My new friend is the very lovely and oh so greatly appreciated pest control man.
Our relationship isn’t just seasonal either, it’s year-round, and I consider myself fully committed.
Neither Dear Daughter nor myself are particularly comfortable with creatures of the buzzing, or the creeping and crawling variety.
Here, it seems we are somewhat of a magnet for a variety of prospective tenants, looking to move on, downsize, or simply relocate to pastures greener.
Our first spring/summer I thought it was just plain bad luck.
However, I have come to realise that this is the new status quo and there is simply an abundance of flying and stinging insects in the countryside.
So, our very patient pest control expert is referred to fondly as ‘Mr Wasp’ (there is apparently an actual Mr Bee who performs the same function in the next door village). As soon as the weather warms we’re on the look-out for critters who are on the move, and in our direction.
By the time you’ve noticed them, they’re usually installed, unpacked and well into re-decorating.
We’ve had nests tucked under roof tiles, squeezed below guttering and perched behind a loft door.
They can get in virtually anywhere. But Mr Wasp has a long and bendy metallic device down which he squirts clouds of white powder, insinuating it into the tiniest and trickiest of crevices.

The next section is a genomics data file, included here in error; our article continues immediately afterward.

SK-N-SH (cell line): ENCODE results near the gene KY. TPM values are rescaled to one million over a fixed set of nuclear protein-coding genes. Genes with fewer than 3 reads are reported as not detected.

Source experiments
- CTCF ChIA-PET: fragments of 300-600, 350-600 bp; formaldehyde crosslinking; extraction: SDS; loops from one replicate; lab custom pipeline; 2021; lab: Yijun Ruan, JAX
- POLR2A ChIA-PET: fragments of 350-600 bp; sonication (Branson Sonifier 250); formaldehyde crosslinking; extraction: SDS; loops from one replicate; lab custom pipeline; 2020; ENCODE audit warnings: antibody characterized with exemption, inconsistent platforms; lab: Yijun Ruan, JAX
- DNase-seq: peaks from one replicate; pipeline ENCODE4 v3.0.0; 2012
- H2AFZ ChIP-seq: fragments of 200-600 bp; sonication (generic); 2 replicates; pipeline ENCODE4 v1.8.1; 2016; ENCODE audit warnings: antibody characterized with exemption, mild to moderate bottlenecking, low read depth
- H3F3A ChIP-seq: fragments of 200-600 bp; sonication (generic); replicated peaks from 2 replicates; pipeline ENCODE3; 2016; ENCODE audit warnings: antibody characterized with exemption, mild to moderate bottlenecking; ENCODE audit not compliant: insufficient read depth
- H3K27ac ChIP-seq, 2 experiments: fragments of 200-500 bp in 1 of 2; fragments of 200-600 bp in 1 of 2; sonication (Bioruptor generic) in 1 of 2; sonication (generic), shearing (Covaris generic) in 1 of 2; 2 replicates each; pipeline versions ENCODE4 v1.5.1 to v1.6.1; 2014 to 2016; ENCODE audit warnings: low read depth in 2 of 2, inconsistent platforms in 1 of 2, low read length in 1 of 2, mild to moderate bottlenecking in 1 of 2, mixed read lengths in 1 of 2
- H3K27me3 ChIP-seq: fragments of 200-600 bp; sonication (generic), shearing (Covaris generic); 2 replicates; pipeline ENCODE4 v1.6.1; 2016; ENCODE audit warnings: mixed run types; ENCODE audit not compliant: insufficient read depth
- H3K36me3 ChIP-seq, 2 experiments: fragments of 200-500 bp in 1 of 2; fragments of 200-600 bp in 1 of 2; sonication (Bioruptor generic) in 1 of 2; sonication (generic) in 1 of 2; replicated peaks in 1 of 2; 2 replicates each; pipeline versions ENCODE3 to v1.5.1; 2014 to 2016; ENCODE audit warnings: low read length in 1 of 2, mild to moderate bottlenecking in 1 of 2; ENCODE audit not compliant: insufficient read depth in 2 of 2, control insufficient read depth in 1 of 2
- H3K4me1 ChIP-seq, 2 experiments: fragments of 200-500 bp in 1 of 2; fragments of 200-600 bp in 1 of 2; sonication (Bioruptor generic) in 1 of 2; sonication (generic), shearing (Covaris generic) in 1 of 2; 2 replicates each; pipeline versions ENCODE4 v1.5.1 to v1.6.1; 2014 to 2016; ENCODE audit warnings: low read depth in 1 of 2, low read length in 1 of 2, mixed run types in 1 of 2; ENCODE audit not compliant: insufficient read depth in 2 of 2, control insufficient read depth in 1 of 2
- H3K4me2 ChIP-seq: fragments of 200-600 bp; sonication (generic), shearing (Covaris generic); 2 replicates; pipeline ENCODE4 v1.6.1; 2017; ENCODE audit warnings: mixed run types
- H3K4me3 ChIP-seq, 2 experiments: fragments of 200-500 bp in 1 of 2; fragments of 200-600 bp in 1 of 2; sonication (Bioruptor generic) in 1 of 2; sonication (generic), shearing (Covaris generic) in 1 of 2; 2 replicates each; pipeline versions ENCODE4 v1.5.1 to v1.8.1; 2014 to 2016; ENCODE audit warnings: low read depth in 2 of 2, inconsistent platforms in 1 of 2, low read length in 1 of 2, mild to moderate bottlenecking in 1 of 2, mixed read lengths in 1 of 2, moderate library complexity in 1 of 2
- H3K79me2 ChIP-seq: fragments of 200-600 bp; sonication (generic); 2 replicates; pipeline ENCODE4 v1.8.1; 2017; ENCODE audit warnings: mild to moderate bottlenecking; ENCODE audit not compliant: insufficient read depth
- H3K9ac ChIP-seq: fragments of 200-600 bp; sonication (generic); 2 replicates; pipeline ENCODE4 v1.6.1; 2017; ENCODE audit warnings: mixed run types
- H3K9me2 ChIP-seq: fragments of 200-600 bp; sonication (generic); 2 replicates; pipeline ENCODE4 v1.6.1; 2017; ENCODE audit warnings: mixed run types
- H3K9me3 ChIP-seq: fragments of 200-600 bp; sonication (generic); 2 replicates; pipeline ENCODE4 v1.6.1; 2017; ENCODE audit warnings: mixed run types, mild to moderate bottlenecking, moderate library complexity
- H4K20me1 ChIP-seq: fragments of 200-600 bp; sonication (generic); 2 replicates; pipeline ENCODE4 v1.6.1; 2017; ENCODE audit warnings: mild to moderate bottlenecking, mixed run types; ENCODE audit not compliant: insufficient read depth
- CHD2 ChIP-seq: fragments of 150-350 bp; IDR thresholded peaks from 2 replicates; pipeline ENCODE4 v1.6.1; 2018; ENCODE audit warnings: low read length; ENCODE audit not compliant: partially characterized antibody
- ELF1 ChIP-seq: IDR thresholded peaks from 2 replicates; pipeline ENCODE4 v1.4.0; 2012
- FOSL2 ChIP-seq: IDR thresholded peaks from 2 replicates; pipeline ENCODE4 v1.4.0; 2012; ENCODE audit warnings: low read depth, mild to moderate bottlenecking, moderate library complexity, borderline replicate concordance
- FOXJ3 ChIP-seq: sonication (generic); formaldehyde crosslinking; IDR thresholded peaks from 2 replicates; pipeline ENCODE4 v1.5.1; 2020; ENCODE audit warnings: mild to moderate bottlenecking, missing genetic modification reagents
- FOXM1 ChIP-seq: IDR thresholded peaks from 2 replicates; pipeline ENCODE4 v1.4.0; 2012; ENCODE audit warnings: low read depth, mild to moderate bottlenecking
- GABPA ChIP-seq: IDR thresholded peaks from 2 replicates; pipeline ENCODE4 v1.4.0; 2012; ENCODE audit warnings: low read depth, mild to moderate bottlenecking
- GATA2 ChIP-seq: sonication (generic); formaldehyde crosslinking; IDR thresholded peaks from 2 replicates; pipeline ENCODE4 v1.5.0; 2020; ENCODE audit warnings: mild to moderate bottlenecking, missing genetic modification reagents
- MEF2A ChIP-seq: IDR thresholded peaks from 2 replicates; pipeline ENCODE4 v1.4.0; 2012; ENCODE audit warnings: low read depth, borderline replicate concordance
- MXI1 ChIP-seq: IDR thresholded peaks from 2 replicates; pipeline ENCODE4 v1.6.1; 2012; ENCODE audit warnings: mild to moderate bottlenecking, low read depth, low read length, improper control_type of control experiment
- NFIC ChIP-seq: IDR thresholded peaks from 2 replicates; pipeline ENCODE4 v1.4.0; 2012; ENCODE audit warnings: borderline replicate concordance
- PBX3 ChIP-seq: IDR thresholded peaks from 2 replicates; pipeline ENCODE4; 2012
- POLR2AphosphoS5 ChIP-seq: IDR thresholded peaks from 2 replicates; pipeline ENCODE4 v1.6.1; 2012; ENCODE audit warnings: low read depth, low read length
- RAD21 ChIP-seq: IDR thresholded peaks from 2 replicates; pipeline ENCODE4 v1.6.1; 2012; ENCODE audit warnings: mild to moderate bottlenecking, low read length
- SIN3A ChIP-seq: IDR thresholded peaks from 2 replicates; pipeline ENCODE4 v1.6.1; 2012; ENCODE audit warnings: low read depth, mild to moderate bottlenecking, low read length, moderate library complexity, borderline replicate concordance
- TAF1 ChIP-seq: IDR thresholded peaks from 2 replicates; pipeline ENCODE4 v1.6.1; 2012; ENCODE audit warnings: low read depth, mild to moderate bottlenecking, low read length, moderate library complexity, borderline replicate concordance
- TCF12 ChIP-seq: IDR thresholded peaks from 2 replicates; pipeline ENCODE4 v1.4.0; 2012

Last summer hornets the size of mini croissants started appearing in the living room – not just a couple, but up to 20 or so a day; there were no holes in the ceiling/window frames; we couldn’t work out how they were getting in.
It turned out, they were coming down the chimney, drawn to the light streaming in the windows below... in the end Mr Wasp had to travail the roof, in full protective gear, and zap them from a very precarious position tight against the chimney pot... it didn’t seem the right time to quiz him about insurance, but standing 30 feet below with a tiny step ladder,
I felt rather useless...
Once autumn arrives, Mr Wasp morphs into Mr Mouse – same man, different prey.
As soon as our flying tenants move out, in scamper those of the more furry variety.
We usually know they’re arrived in the still of the night. Wherever they are, their sound magnifies and they seem only inches away, making a bizarre metallic scraping.
I don’t know what pleasure or nutrients they get from chewing pipes, but it’s unrelenting and immensely irritating!
We feel very fortunate to know Mr Wasp and the relief when I see his battered old war truck coming up the drive is disproportionately immense.
There’s no critters he can’t handle and we’re ready for whatever else is coming our way.
So long as it’s not black with eight legs; don’t think I’d get away with ringing him for one of those...
Marah Winn is a former London resident who has recently settled in Sussex.